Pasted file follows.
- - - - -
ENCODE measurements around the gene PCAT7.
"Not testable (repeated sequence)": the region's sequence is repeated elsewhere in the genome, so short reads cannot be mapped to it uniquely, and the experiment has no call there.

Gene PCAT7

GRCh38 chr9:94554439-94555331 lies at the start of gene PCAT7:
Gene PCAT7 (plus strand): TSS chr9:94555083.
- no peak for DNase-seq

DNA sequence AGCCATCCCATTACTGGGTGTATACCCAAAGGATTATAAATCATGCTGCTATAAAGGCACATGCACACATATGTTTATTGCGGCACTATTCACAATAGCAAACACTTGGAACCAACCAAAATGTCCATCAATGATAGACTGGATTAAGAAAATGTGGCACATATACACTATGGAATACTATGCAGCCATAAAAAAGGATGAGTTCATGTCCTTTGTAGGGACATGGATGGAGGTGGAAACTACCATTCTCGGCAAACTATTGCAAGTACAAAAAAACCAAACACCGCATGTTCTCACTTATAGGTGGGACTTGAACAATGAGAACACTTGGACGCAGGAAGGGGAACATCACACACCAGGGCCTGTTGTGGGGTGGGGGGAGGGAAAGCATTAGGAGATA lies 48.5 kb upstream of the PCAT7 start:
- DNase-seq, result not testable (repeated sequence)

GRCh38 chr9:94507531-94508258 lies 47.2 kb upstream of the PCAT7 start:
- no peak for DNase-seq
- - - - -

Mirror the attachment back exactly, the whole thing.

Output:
ENCODE measurements around the gene PCAT7.
"Not testable (repeated sequence)": the region's sequence is repeated elsewhere in the genome, so short reads cannot be mapped to it uniquely, and the experiment has no call there.

Gene PCAT7

GRCh38 chr9:94554439-94555331 lies at the start of gene PCAT7:
Gene PCAT7 (plus strand): TSS chr9:94555083.
- no peak for DNase-seq

DNA sequence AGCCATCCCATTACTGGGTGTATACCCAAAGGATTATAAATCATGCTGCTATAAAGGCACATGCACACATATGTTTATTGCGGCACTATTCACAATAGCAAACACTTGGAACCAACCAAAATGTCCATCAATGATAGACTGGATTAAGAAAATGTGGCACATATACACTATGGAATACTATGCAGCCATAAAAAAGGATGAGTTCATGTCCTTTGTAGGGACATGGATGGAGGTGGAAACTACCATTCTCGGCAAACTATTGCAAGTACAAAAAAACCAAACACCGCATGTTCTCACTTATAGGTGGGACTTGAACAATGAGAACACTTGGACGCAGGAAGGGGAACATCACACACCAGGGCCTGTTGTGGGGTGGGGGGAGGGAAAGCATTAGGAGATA lies 48.5 kb upstream of the PCAT7 start:
- DNase-seq, result not testable (repeated sequence)

GRCh38 chr9:94507531-94508258 lies 47.2 kb upstream of the PCAT7 start:
- no peak for DNase-seq